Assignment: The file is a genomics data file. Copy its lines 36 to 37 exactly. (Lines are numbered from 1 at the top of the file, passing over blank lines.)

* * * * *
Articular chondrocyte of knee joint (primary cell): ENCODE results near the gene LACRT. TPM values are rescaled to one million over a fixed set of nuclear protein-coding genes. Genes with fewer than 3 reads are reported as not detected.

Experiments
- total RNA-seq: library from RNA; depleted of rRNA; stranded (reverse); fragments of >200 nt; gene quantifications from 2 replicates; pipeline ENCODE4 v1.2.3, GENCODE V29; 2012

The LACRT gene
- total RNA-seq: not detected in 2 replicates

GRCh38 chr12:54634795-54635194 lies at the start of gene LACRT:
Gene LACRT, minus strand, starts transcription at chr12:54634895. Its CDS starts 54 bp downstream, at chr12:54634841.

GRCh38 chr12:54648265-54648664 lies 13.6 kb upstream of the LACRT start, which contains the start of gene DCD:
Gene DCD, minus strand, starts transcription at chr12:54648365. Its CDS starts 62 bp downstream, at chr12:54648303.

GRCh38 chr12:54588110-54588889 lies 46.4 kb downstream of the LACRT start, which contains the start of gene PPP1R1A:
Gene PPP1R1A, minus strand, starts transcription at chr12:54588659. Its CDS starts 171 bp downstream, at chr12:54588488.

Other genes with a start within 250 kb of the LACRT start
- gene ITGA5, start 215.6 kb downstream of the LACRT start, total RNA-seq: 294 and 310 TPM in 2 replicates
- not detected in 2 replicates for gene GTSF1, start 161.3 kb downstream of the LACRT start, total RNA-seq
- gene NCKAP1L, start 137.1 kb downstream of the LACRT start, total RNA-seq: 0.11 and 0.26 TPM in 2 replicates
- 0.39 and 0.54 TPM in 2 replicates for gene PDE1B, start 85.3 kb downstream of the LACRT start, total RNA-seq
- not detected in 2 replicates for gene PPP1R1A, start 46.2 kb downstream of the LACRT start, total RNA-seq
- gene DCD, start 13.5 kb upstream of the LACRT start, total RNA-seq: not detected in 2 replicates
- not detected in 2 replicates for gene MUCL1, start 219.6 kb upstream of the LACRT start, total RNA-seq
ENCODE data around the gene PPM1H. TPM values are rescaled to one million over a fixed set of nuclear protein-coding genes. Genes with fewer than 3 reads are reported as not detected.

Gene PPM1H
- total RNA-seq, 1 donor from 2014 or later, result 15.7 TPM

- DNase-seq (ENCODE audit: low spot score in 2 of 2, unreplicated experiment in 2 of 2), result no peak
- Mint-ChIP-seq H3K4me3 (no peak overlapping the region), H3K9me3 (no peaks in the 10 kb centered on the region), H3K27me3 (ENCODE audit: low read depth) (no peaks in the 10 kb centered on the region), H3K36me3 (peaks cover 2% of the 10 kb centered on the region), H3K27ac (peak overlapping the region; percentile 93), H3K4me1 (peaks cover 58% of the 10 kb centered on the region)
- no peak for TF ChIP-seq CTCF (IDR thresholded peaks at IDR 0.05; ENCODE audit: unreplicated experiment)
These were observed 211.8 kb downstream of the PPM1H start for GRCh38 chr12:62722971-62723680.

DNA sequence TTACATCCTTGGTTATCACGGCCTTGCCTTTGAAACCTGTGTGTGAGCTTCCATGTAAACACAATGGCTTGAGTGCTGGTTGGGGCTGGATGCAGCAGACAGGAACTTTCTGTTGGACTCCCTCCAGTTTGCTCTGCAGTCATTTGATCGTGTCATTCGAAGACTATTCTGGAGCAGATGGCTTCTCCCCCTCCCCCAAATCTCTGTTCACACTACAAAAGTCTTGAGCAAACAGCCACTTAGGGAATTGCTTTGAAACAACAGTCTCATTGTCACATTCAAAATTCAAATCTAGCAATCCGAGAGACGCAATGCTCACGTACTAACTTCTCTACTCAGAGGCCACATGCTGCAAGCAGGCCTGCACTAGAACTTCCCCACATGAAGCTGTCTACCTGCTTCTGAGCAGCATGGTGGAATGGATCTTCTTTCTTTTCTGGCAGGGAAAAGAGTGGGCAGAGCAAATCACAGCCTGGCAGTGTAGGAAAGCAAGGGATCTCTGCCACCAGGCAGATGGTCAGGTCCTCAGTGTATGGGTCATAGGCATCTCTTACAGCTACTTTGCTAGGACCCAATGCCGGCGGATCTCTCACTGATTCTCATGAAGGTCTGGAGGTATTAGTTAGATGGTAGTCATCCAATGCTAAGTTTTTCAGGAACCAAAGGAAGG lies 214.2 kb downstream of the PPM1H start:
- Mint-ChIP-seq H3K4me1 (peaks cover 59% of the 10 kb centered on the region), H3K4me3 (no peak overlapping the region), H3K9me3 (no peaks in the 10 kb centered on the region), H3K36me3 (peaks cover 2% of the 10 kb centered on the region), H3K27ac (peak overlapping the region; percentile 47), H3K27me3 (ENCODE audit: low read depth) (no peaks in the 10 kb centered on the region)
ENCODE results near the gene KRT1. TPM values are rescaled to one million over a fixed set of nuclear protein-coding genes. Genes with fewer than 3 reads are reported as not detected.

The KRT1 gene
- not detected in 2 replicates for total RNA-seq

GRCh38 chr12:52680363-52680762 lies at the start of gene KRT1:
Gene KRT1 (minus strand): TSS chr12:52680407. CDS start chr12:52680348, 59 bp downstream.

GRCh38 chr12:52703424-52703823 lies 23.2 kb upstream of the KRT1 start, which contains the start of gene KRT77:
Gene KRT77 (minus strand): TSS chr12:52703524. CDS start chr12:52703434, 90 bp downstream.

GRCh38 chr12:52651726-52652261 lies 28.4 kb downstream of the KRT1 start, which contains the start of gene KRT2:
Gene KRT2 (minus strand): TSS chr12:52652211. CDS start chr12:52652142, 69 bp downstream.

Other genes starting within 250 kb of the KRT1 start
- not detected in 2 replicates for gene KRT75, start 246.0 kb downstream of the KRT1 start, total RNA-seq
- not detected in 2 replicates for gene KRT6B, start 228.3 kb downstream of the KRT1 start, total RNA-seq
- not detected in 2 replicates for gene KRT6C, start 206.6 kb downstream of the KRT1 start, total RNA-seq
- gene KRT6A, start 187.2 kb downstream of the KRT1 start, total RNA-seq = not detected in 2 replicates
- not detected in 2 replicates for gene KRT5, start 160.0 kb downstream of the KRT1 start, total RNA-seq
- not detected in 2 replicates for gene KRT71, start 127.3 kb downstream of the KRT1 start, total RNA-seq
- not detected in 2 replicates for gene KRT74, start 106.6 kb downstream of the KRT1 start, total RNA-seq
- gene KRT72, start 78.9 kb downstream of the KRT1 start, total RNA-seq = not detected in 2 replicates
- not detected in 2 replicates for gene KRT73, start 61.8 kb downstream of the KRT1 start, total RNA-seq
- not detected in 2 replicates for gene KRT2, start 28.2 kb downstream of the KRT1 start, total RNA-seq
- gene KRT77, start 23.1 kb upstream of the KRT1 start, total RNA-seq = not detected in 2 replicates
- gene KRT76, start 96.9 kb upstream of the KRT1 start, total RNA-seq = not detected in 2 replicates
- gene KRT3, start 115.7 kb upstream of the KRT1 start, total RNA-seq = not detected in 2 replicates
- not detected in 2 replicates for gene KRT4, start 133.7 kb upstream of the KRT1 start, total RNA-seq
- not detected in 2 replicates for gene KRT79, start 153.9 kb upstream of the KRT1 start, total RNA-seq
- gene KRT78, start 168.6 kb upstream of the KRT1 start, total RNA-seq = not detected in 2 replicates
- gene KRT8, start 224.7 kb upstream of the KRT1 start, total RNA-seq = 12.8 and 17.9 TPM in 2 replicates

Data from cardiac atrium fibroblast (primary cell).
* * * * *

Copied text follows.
GRCh38 chr12:52651726-52652261 lies 28.4 kb downstream of the KRT1 start, which contains the start of gene KRT2:
Gene KRT2 (minus strand): TSS chr12:52652211. CDS start chr12:52652142, 69 bp downstream.